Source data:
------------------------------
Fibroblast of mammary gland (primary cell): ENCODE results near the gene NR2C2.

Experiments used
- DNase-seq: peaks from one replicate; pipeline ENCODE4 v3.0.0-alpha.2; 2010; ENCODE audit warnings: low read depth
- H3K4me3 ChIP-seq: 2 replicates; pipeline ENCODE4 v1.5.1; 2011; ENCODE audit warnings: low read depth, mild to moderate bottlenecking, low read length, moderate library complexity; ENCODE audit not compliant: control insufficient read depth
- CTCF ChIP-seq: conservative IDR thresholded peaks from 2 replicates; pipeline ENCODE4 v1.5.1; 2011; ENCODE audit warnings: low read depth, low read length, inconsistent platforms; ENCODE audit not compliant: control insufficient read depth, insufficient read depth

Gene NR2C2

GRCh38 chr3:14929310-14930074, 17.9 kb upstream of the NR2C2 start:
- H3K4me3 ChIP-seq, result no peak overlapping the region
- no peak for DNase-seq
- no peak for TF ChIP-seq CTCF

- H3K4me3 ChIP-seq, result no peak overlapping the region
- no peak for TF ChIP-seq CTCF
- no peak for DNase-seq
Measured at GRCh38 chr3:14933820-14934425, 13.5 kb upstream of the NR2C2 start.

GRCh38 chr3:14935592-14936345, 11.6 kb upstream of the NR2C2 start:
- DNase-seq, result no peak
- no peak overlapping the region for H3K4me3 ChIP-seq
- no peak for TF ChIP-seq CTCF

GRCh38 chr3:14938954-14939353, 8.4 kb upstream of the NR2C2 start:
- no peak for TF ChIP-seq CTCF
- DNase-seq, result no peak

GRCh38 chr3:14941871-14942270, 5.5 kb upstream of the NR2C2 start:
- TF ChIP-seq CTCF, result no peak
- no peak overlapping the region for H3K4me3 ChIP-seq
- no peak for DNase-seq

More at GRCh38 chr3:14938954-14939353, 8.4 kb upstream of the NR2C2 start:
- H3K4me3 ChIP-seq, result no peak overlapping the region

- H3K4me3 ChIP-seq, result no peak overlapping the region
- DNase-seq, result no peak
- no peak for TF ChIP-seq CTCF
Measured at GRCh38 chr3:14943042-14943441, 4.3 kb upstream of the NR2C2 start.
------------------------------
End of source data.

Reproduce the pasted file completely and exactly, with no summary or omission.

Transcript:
Fibroblast of mammary gland (primary cell): ENCODE results near the gene NR2C2.

Experiments used
- DNase-seq: peaks from one replicate; pipeline ENCODE4 v3.0.0-alpha.2; 2010; ENCODE audit warnings: low read depth
- H3K4me3 ChIP-seq: 2 replicates; pipeline ENCODE4 v1.5.1; 2011; ENCODE audit warnings: low read depth, mild to moderate bottlenecking, low read length, moderate library complexity; ENCODE audit not compliant: control insufficient read depth
- CTCF ChIP-seq: conservative IDR thresholded peaks from 2 replicates; pipeline ENCODE4 v1.5.1; 2011; ENCODE audit warnings: low read depth, low read length, inconsistent platforms; ENCODE audit not compliant: control insufficient read depth, insufficient read depth

Gene NR2C2

GRCh38 chr3:14929310-14930074, 17.9 kb upstream of the NR2C2 start:
- H3K4me3 ChIP-seq, result no peak overlapping the region
- no peak for DNase-seq
- no peak for TF ChIP-seq CTCF

- H3K4me3 ChIP-seq, result no peak overlapping the region
- no peak for TF ChIP-seq CTCF
- no peak for DNase-seq
Measured at GRCh38 chr3:14933820-14934425, 13.5 kb upstream of the NR2C2 start.

GRCh38 chr3:14935592-14936345, 11.6 kb upstream of the NR2C2 start:
- DNase-seq, result no peak
- no peak overlapping the region for H3K4me3 ChIP-seq
- no peak for TF ChIP-seq CTCF

GRCh38 chr3:14938954-14939353, 8.4 kb upstream of the NR2C2 start:
- no peak for TF ChIP-seq CTCF
- DNase-seq, result no peak

GRCh38 chr3:14941871-14942270, 5.5 kb upstream of the NR2C2 start:
- TF ChIP-seq CTCF, result no peak
- no peak overlapping the region for H3K4me3 ChIP-seq
- no peak for DNase-seq

More at GRCh38 chr3:14938954-14939353, 8.4 kb upstream of the NR2C2 start:
- H3K4me3 ChIP-seq, result no peak overlapping the region

- H3K4me3 ChIP-seq, result no peak overlapping the region
- DNase-seq, result no peak
- no peak for TF ChIP-seq CTCF
Measured at GRCh38 chr3:14943042-14943441, 4.3 kb upstream of the NR2C2 start.